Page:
Unfortunately for the good sense of mankind, the fact of their fallibility is far from carrying the weight in their practical judgement, which is always allowed to it in theory; for while every one well knows himself to be fallible, few think it necessary to take any precautions against their own fallibility, or admit the supposition that any opinion, of which they feel very certain, may be one of the examples of the error to which they acknowledge themselves to be liable.
Carried over from the Hoon Loops.
Planning concerns man’s efforts to make the future in his own image. If he loses control of his own destiny, he fears being cast into the abyss. Alone and afraid, man is at the mercy of strange and unpredictable forces, so he takes whatever comfort he can by challenging the fates. He shouts his plans into the storms of life. Even if all he hears is his own voice, he is no longer alone. To abandon his faith in planning would unleash the terror locked in him.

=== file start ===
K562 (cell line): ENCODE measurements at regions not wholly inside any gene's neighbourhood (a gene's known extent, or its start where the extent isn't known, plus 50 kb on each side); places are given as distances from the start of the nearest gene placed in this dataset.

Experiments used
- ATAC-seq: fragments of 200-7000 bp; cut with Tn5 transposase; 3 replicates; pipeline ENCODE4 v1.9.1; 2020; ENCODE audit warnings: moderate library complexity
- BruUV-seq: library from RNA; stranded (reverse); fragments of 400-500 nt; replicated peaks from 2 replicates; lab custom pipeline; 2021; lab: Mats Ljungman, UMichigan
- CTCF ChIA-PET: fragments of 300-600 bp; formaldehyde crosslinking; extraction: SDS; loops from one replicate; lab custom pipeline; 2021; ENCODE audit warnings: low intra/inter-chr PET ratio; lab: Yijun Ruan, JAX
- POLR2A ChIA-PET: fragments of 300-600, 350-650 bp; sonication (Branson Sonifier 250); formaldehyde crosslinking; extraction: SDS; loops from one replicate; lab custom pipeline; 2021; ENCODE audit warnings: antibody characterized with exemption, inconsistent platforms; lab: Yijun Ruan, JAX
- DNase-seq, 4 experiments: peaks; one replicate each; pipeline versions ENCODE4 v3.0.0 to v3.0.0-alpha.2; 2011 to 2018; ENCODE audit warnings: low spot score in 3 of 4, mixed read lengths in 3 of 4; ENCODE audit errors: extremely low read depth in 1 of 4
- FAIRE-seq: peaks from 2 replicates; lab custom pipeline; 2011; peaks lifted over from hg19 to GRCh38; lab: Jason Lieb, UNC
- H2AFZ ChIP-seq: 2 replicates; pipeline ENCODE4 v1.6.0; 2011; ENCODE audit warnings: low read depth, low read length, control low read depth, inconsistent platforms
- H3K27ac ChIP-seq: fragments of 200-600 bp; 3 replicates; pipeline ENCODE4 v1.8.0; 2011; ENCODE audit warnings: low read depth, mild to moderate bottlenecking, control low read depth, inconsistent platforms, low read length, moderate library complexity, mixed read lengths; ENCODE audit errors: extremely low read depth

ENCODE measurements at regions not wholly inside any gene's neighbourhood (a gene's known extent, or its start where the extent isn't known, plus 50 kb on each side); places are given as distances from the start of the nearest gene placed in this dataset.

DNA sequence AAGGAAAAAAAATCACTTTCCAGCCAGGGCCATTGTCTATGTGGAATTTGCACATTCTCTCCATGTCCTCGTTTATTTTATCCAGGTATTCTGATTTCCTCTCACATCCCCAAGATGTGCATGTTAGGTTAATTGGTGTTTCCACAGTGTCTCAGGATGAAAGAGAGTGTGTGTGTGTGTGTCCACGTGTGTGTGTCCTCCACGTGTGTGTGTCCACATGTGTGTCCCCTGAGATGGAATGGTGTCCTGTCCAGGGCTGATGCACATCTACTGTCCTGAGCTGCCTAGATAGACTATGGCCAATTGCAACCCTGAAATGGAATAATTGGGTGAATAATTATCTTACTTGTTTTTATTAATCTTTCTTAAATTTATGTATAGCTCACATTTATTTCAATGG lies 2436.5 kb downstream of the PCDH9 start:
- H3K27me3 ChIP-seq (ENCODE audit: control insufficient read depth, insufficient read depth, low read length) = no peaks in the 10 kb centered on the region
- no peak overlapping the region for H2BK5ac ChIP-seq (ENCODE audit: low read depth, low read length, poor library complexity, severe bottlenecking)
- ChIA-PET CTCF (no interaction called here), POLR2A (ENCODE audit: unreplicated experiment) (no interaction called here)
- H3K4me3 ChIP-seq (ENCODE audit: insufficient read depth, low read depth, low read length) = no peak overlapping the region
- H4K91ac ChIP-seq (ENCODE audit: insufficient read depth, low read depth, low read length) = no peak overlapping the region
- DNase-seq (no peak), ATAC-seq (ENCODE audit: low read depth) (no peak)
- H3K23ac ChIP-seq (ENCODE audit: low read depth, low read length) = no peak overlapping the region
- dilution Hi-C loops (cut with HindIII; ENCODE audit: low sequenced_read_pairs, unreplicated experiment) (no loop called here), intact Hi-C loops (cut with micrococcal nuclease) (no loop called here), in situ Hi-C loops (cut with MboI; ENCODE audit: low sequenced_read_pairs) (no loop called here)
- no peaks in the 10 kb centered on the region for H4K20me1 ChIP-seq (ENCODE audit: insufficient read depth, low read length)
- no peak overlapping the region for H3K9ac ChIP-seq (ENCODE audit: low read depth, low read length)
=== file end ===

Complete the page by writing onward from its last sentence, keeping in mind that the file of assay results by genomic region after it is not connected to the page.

If Planning Is Everything, Maybe It¹s Nothing
Policy Science No. 4, 1973
Another carry over.
This Dionysian quality of spirit confronts and questions all human certainties. Human reality instead becomes a flux of images and constructions that need continuous reappraisal. His inherent qualities of good and bad, of creativity and destruction, of life and death challenge the edge of alertness in order to pursue life in its full dimension.
A Dionysian Way to Organizational Effectiveness, in Psyche At Work;
If an organization is narrow in the images that it directs toward its own actions, then when it examines what it has said, it will see only bland displays. This means in turn that the organization won’t be able to make much interesting sense of what’s going on or of its place in it. That’s not a trivial outcome, because the kind of sense that an organization makes of its thoughts and of itself has an effect on its ability to deal with change. An organization that continually sees itself in novel images, images that are permeated with diverse skills and sensitivities, thereby is equipped to deal with altered surroundings when they appear.